John Collins, architect of outdoor games and billions in media contracts for the National Hockey League, has been asked to turn the National Football League’s tickets-and-autographs sideline into an events-and-hospitality juggernaut.
Collins will be the first CEO of On Location Experiences, the new iteration of NFL On Location, which offers what it describes as unique fan access to events like the Super Bowl, Pro Bowl, the NFL Draft, and international games. Roger Goodell has said he wants to more than double the league’s revenue to $27 billion in the next 12 years, and the growth of its hospitality business, which the commissioner spun off earlier this year, is part of that goal.
“This is an area where the fan can be better served,” said Collins, who sees high-profile investment conferences like the Allen & Co. Sun Valley Conference as a model for what NFL events could be for its wealthiest superfans. “If your product isn’t connecting with them, and it’s not delivering on what they want from the experience, you’re not going to have much of a business going forward.”
On Location is run by RedBird Capital Partners and Bruin Sports Capital, and RedBird founder Gerry Cardinale said they plan to go “way beyond” what most leagues and teams consider hospitality. At Goldman Sachs Group Inc., Cardinale shared responsibility for Americas private equity and led investments in several sports and hospitality businesses, including Legends Hospitality, which is owned by the New York Yankees and Dallas Cowboys.
“When a fan can spend 200 bucks and buy a high-def flat screen TV, how do these owners and these leagues encourage them to come out to events?” Cardinale said. “How do we help rights holders create bucket-list experiences that go way beyond opening the gates to a stadium and providing food and beverage and merchandising?”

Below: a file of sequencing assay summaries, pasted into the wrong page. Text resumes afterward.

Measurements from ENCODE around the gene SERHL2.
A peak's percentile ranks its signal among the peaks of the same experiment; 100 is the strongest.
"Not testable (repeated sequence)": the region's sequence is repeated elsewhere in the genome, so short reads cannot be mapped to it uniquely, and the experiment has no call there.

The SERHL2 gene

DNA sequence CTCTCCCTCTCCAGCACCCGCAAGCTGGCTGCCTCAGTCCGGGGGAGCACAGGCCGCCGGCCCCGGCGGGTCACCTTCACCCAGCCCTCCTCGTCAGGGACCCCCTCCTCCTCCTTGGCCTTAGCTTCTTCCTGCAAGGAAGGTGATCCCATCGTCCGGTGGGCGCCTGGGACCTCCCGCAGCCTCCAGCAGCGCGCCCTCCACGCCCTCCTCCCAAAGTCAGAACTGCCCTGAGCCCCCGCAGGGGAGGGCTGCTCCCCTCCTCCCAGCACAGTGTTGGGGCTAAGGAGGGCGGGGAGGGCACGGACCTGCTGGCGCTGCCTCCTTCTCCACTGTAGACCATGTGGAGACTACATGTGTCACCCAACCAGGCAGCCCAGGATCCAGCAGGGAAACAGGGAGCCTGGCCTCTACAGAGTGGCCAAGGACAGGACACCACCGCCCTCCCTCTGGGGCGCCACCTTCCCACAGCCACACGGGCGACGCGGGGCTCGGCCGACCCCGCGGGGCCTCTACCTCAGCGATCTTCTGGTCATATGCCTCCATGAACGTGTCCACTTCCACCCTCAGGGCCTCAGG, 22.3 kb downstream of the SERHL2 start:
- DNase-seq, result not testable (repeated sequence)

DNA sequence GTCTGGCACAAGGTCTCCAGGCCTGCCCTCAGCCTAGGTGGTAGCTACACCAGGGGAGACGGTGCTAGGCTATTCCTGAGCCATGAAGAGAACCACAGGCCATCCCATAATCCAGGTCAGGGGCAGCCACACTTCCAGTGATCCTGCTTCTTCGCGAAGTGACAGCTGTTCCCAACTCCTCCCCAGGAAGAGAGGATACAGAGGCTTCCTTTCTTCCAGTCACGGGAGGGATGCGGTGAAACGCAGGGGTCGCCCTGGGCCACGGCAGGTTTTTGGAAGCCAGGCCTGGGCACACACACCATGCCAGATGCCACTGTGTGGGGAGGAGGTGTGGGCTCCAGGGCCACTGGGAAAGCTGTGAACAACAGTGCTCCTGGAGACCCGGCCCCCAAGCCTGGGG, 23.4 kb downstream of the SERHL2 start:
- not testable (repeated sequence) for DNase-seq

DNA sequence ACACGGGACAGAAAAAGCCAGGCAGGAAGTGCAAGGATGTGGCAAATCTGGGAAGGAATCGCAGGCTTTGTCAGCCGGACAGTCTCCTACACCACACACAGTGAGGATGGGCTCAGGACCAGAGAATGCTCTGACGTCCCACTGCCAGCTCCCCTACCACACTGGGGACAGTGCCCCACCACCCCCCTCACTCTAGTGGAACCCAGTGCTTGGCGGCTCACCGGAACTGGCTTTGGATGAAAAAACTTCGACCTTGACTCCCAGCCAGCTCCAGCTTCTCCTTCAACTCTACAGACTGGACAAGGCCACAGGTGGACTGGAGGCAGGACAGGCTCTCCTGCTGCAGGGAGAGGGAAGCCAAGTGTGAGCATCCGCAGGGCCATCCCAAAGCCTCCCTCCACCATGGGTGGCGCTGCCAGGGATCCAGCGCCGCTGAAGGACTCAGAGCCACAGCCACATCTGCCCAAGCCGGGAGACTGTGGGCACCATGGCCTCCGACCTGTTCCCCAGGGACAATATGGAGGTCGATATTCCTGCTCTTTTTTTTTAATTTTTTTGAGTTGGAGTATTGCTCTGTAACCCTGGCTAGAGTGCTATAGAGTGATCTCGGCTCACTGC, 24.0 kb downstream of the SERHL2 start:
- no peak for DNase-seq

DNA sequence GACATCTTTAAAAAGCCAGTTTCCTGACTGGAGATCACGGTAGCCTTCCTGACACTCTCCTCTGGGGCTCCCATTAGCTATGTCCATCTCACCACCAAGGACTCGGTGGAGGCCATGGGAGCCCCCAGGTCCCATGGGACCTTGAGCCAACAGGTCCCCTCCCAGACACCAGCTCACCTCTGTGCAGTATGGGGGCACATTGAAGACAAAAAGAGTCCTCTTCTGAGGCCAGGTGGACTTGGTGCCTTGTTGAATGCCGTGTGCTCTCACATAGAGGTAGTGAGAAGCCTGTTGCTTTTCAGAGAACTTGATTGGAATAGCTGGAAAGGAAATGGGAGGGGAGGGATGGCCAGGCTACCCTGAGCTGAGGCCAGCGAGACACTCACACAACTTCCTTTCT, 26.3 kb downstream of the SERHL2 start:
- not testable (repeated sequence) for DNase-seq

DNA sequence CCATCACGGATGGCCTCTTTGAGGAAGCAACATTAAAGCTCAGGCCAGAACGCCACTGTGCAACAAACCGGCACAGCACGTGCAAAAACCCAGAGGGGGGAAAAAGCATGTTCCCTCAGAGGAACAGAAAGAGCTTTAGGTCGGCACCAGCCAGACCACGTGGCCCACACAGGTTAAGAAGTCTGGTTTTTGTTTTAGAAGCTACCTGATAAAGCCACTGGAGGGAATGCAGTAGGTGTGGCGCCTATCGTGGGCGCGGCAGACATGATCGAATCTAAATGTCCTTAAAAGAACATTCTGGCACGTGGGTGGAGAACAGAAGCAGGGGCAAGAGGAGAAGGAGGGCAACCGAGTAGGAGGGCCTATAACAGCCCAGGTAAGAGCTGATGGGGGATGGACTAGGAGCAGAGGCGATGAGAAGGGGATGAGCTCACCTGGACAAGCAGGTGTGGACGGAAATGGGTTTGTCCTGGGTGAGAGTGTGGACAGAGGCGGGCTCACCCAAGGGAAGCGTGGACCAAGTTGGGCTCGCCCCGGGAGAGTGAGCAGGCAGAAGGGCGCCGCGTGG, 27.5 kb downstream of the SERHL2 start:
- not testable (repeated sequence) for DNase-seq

Leading up to Super Bowl 50 in Santa Clara, California, on Feb. 7, the hospitality unit’s principals say their premium experiences, such as the “On the 50 Package,” which includes 50-yard-line seats and an on-field photo after the game, are almost sold out.
Collins joins as the league is considering a return to Los Angeles, the No. 2 U.S. media market, which some owners say would yield numerous entertainment-related revenue opportunities. RedBird and Bruin say the hospitality business will seek global opportunities to expand and look to work with other leagues, events, award shows and music festivals.
“This isn’t about being incremental,” said Bruin founder George Pyne, a former executive at IMG. “It wants to be transformational.”
Achieving that goal, Collins said, means obliterating the notion that a league or team has done enough for its customers by simply offering a ticket in a good location, a hotel room and a tailgate party before the game.
“That’s where the bar is right now,” he said. “We’re looking to create a world-class experience that rivals any customer experience at any level of hospitality or entertainment anywhere in the world.”
The new position is a return to football for Collins, who left the NHL last week. He spent 15 years at the NFL, leaving his post as the league’s senior vice president of marketing, programming and sales to become CEO of the Cleveland Browns in
32 Equity, which oversees the NFL’s private equity, is also an investor in On Location.